Stillwater News Press

Local News

October 9, 2013

"Duck Dynasty" skit helps spread fire safety

STILLWATER, Okla. — The Highland Park Elementary School gymnasium roared with laughter as firefighters dressed as Si and Willie Robertson of Duck Dynasty showed the audience what not to do in a kitchen.

Si demonstrated what happens when a knife goes in a toaster, pretending to be electrocuted and then falling to the ground.

“Listen up — don’t stick a knife in a toaster!” Willie said. “That’ll get you hurt.”

The two firefighters used playful humor in their “Smoke Dynasty” skit as a way to engage the students, but with a broader message.

In honor of National Fire Prevention week, the Stillwater Fire Department made its way to the elementary school after performing at Westwood and Sangre Ridge on Monday and Skyline and Highland Park on Tuesday.

This year’s theme was “Prevent Kitchen Fires: Get cookin’ with fire safety!”

“Fire safety prevention week is awesome,” said Highland Park Principal Kirk Baze. “The kids love seeing the firemen and fire trucks.”

Every year, two students from each school who win the poster coloring contest get a T-shirt and a ride to school in the truck.

Contest winners were Tyler Brown, third grade; and Rylei Denton, second grade.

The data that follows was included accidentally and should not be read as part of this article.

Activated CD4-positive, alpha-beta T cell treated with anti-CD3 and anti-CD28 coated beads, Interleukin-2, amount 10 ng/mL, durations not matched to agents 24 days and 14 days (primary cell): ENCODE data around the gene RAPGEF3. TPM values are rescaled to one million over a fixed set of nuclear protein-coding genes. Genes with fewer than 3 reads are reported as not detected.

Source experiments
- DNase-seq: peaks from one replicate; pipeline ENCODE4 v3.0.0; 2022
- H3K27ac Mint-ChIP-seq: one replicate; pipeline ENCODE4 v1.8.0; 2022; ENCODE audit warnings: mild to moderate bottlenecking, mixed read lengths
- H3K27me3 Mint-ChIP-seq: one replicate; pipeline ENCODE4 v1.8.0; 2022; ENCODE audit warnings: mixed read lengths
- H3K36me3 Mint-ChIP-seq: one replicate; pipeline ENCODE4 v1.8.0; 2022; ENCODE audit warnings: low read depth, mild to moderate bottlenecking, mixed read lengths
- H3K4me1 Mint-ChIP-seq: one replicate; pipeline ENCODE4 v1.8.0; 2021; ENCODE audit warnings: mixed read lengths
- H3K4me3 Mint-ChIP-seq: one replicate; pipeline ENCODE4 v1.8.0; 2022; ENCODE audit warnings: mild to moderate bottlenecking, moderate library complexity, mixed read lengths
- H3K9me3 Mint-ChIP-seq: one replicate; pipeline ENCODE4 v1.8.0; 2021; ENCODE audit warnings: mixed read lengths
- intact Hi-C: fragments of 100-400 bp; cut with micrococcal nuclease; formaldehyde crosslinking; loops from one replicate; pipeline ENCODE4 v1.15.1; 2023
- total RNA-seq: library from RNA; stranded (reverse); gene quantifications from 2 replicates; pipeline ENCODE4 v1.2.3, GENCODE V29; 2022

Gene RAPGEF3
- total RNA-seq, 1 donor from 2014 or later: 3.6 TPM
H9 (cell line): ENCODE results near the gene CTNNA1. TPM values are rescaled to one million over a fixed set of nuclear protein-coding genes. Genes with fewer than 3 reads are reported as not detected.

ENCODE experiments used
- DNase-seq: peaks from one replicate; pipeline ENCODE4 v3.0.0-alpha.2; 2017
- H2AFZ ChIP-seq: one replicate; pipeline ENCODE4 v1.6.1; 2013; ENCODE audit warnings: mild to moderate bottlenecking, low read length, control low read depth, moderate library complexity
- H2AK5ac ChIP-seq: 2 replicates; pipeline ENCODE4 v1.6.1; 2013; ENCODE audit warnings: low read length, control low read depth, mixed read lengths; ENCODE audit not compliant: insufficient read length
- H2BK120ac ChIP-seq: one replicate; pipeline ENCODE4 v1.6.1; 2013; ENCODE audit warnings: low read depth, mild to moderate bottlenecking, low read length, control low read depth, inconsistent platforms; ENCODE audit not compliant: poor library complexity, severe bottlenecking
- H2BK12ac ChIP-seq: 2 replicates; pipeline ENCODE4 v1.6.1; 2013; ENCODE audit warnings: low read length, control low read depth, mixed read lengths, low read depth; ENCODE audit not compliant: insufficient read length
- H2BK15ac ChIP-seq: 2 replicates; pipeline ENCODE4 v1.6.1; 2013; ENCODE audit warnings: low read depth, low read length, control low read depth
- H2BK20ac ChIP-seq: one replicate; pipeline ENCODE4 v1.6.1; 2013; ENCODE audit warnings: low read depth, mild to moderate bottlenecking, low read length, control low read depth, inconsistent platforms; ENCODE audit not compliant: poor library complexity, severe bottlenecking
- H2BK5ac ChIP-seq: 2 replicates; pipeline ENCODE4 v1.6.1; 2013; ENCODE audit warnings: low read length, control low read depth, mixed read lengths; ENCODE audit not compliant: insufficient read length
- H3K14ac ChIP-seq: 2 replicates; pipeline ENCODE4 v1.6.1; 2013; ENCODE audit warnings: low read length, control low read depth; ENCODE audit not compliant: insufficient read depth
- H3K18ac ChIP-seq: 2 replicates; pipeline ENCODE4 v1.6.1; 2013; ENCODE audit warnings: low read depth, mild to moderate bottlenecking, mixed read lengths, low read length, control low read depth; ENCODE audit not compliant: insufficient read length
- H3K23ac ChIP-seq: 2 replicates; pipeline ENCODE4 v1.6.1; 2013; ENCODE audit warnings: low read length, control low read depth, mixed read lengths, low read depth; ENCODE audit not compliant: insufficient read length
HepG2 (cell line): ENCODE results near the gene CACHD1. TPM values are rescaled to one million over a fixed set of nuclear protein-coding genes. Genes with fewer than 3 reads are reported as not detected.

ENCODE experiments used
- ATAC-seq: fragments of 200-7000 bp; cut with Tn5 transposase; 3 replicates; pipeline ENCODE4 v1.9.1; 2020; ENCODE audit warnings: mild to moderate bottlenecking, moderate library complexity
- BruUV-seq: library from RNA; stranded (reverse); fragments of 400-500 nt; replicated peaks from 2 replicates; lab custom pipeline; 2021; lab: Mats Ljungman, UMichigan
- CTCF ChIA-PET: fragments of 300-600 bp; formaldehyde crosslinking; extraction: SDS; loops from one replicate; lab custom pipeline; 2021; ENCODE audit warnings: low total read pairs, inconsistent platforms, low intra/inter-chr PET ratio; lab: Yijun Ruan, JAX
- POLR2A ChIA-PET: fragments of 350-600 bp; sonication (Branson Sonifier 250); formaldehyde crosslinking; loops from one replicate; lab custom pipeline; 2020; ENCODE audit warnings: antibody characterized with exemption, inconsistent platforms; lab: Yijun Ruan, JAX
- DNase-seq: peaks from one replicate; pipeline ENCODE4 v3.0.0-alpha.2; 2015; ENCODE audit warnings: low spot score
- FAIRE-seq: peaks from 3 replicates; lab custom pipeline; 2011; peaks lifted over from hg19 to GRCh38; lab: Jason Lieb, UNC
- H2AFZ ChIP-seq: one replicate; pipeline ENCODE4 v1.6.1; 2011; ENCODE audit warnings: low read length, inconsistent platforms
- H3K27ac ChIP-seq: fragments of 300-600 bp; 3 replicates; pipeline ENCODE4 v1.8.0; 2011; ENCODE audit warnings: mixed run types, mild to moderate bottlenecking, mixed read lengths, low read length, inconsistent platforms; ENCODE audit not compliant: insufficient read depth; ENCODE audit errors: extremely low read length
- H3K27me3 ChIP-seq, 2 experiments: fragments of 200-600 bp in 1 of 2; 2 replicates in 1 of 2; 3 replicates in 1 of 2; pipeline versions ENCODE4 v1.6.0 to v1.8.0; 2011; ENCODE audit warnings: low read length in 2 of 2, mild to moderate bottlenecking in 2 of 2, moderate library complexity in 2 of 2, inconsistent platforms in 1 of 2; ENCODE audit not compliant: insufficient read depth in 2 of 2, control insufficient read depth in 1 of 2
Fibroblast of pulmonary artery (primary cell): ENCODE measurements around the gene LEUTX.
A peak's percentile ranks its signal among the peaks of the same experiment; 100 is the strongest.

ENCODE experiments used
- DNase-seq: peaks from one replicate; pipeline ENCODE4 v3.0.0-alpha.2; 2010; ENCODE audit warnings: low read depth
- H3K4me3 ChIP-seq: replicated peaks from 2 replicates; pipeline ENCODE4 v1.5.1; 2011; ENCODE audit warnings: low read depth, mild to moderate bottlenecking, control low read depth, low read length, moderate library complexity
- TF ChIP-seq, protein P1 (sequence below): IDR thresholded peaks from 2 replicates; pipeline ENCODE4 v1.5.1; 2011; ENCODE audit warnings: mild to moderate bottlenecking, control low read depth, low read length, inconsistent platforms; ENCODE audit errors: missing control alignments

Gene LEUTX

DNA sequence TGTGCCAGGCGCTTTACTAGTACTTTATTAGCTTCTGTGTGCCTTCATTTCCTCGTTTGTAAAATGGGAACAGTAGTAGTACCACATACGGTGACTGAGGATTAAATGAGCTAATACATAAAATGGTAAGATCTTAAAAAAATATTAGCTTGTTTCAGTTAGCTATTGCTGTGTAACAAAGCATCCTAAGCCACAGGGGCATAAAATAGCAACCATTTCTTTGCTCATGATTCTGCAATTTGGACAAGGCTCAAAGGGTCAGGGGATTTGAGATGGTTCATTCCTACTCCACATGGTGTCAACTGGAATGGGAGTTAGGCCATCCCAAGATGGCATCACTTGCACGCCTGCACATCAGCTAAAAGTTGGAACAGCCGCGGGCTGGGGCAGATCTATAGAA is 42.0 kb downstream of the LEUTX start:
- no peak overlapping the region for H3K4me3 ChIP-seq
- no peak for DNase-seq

“They’ve been a fabulous group,” said Deputy Fire Marshal Neal Moore.

Moore was in awe of how Duck Dynasty was a big hit for the students.

“Every school we’ve been to — preschool through elementary — have all seen the show,” Moore said.

The skit was performed on a stage set up like a home kitchen. The table held household items such as toys, candles, lighters and food.

Character Willie would hold up items asking the audience “Tool or toy?”

When the students were asked what to do if there is a fire, they yelled to call 911.

Character Si reminded the kids of three simple rules to remember: stay calm, cover your face and “we got to roll.”

“When the smoke goes up, you go down,” he said.

Stillwater Fire Chief Tom Bradley sat in the middle of the crowd with the students to start the show.

Bradley said at one time he attended Highland Park.

“There are teachers here who remember doing stop, drop and roll at school,” Bradley said. “Fire prevention goes way back.”

As far as 1951— retired Assistant Chief Richard Giles said the fire department has been going into schools to entertain — and educate — for generations.

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